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Many people have come up to me and asked, "What GPS should I buy?" First thing I ask them is, "What sort of application are you going to use your GPS for? (bush walking, 4WDing, sailing, motor boating, etc etc)

Below is my answer for the 4WDrivers. Its a list of what to look for and the reasons why.

Any comments or feedback? Feel free to send mail

brian

Must haves:

      12 channel - this is the latest in GPS technology and allows the GPS to receive and process information from up to 12 satellites concurrently. Most new units have this feature.

      Datums WGS84, AUS GEO 66/84  - You must have the ability to set your GPS to the same Datum as the map(s) you are using. Most Australian maps are published using the Australian Geodetic 66 Datum, some Australian Geodetic 84 and the newer ones from Auslig are GDA 94 ( note that GDA 94 and WGS 84 are practically the same so don't panic if your GPS does not have GDA 94).

      Lat and Long plus UTM (grid) - most topo maps are published using grids vs Latitude and Longitude. However some (eg Hema) are published with Lats and Longs only. Having the ability to display your current location, among other things, in both formats is essential.

      External aerial facility - for maximum performance, and the ability to maintain reception in heavy forest areas an external aerial is a must. It's a bit like using a portable transistor radio in car. add an aerial to that and reception improves dramatically.

      Beeper or alarm - There's enough going on in a 4WD without the continual need to keep looking at a GPS screen - kids fighting in the back, gauges to check, obstacles to look out for. A audible beeper will warn you when your approaching a location without the need to keep watching the screen. Safety issue - quite possibly.

      External power and indicator - saves having to replace those 'expensive' batteries. Make sure when you wire up your GPS it is NOT connected to the ignition or accessory circuits. If it is, when your turn off the engine and remove the keys, the GPS will switch over to the internally batteries typically without giving you any warning. Power drain is so small that it is unlikely to drain any automotive battery over a period of time.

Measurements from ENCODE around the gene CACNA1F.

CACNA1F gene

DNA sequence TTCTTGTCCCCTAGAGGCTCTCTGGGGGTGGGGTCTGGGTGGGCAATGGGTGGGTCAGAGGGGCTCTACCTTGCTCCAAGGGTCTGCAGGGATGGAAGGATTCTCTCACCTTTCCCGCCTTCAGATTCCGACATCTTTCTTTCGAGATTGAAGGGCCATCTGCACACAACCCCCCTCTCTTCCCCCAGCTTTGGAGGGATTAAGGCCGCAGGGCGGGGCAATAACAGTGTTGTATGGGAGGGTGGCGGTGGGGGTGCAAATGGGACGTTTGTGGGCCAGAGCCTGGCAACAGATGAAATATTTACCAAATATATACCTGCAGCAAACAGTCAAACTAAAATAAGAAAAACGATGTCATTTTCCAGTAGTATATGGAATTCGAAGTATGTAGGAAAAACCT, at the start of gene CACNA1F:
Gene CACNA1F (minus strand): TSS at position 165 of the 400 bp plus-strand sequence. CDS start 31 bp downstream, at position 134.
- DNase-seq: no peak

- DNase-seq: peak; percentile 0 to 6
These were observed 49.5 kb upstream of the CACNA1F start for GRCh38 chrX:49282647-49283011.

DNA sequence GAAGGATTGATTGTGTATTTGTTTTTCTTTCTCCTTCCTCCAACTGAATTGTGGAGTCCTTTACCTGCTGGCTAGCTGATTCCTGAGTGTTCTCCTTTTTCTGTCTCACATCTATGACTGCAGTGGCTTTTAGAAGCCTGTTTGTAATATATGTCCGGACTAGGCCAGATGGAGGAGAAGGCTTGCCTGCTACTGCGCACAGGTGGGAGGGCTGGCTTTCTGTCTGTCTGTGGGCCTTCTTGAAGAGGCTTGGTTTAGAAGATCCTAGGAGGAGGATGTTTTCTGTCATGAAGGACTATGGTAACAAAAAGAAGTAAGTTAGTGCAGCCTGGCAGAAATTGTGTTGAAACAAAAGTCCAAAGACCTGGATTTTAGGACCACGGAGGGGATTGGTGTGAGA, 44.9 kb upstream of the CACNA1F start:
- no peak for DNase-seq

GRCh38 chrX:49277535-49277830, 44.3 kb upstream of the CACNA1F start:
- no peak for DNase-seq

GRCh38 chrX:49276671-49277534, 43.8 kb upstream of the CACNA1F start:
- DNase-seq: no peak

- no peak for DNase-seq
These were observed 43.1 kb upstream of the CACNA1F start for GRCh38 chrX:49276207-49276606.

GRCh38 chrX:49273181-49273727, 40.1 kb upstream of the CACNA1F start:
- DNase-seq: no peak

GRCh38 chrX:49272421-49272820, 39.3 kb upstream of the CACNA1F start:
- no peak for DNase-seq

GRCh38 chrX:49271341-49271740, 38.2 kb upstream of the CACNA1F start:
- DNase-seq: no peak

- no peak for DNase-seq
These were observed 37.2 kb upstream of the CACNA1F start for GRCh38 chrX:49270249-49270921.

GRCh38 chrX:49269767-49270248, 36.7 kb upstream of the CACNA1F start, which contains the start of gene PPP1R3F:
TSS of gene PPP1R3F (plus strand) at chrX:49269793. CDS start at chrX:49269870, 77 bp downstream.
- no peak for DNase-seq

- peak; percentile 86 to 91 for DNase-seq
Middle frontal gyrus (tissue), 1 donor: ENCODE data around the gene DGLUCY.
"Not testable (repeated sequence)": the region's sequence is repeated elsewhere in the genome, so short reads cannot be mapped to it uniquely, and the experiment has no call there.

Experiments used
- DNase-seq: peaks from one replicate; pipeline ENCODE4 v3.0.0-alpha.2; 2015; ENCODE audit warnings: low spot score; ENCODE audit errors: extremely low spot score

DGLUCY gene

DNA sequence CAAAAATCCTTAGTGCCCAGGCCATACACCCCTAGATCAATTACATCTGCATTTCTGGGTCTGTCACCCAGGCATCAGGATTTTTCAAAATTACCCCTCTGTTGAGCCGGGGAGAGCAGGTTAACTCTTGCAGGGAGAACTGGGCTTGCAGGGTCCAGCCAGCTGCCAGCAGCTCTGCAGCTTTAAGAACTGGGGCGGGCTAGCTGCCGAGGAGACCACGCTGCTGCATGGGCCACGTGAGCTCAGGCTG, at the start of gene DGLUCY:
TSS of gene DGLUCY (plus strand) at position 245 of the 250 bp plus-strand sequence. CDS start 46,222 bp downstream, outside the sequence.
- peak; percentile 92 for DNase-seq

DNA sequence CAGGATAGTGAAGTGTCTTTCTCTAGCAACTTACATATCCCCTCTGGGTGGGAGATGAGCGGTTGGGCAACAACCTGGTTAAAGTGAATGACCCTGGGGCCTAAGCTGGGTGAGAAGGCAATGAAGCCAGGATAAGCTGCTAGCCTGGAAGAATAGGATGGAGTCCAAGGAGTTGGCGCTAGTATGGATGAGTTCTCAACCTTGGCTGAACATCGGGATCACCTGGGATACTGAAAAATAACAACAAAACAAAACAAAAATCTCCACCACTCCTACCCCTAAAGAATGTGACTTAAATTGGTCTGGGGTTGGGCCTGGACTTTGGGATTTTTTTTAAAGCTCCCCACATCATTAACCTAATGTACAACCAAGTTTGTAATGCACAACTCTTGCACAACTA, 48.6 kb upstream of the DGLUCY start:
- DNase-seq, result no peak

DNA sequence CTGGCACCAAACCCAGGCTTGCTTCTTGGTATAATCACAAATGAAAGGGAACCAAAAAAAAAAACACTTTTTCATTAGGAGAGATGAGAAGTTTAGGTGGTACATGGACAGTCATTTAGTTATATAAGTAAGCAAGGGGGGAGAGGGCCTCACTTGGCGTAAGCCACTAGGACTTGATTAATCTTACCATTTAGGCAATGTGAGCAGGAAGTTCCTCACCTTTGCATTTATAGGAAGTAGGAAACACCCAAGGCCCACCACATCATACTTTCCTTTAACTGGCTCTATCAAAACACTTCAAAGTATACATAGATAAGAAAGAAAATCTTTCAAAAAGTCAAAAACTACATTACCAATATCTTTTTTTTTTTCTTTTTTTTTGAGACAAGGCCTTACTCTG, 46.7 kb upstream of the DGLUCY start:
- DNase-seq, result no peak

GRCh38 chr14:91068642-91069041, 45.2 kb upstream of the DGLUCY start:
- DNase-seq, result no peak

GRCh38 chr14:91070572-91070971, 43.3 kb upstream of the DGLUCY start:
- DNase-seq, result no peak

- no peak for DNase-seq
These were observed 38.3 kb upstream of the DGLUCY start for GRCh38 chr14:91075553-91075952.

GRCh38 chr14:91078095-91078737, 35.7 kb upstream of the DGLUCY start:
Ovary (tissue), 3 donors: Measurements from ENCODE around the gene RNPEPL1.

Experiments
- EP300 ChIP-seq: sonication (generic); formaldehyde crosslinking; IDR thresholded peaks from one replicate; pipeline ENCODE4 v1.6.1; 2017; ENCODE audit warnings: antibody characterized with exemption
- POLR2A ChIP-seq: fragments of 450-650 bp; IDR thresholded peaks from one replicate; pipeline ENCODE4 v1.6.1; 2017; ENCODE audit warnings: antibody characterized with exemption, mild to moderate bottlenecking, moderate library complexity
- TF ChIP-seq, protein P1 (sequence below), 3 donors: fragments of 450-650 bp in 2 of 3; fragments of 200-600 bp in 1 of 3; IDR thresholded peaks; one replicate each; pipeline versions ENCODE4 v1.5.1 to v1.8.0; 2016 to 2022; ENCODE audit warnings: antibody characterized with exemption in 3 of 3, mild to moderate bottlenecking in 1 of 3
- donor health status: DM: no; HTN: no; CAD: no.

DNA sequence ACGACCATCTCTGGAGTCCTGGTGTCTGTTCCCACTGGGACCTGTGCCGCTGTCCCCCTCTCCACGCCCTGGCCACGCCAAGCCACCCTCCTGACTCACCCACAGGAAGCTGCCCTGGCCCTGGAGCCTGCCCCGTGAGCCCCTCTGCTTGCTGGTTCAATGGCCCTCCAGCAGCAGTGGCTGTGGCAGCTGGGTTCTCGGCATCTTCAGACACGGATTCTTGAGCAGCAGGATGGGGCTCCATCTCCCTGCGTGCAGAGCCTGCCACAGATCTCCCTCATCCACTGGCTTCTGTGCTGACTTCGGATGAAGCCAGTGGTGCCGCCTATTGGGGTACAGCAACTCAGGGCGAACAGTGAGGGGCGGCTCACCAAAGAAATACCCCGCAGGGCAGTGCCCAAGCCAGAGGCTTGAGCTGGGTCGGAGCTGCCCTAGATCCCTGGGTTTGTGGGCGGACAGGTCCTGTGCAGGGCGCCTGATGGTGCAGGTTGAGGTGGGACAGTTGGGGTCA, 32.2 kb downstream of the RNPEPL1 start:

Nice to haves:

      PC interface - entering Waypoints and other information can be tiresome using the standard small buttons and functions on most GPS units. Having the ability to use a full size keyboard not only decreases time but increases accuracy. There are many programs available for managing waypoints. Try here for some.

      Battery Life - 80% of that quoted - Most manufactures will quote battery life in ideal conditions, minimum contrast, no light on, beeper off, etc etc. Estimate real battery life at about 80% of that quoted in the glossy's.

      Capacities - Track log(s), Waypoints, Routes - generally the more the better, 500 waypoints, 20 routes and 1000 track points is a good start.

      Large display, buttons and suitable mounting bracket - this is really a safety issue. Make sure that the GPS can be located in a safe, viewable and usable position. Some have landscape and/or portrait display modes. I'll have some pictures soon of sample installations.

      Internal light - saves having to use the interior light of the car. Will cause higher battery drain if used, so maybe a unit will multiple brightness settings would be advantageous.